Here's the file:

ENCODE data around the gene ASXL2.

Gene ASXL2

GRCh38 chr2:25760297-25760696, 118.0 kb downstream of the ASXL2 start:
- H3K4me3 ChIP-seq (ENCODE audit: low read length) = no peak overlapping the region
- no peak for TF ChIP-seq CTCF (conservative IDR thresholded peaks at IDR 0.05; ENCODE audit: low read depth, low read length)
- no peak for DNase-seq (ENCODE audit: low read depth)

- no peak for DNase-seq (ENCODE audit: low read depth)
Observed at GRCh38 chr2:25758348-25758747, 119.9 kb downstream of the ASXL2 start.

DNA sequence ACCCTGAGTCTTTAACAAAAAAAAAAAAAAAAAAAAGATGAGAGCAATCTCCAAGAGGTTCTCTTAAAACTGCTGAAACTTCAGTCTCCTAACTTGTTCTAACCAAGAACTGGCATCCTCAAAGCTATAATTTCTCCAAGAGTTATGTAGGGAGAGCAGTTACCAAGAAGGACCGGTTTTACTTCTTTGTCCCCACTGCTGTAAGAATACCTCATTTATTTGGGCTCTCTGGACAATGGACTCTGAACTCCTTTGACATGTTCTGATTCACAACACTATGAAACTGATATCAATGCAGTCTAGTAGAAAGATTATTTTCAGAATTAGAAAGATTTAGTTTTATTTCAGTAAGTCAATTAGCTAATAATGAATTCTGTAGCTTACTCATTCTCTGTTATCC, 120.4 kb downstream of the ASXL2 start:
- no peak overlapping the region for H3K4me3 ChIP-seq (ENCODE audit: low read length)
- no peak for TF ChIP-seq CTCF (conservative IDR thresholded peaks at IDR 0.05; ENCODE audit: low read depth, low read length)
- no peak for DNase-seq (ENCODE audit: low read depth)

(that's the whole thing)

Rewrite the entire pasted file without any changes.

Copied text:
ENCODE data around the gene ASXL2.

Gene ASXL2

GRCh38 chr2:25760297-25760696, 118.0 kb downstream of the ASXL2 start:
- H3K4me3 ChIP-seq (ENCODE audit: low read length) = no peak overlapping the region
- no peak for TF ChIP-seq CTCF (conservative IDR thresholded peaks at IDR 0.05; ENCODE audit: low read depth, low read length)
- no peak for DNase-seq (ENCODE audit: low read depth)

- no peak for DNase-seq (ENCODE audit: low read depth)
Observed at GRCh38 chr2:25758348-25758747, 119.9 kb downstream of the ASXL2 start.

DNA sequence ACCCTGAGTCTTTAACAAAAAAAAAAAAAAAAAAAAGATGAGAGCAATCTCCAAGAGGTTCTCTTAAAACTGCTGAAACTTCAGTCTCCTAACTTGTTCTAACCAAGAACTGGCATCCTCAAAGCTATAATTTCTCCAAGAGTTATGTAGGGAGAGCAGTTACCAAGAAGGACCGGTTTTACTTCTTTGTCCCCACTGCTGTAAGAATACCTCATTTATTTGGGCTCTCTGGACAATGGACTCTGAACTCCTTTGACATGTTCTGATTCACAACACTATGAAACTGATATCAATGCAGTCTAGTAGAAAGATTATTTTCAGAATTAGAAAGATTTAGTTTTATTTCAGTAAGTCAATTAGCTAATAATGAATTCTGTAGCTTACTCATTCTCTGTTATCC, 120.4 kb downstream of the ASXL2 start:
- no peak overlapping the region for H3K4me3 ChIP-seq (ENCODE audit: low read length)
- no peak for TF ChIP-seq CTCF (conservative IDR thresholded peaks at IDR 0.05; ENCODE audit: low read depth, low read length)
- no peak for DNase-seq (ENCODE audit: low read depth)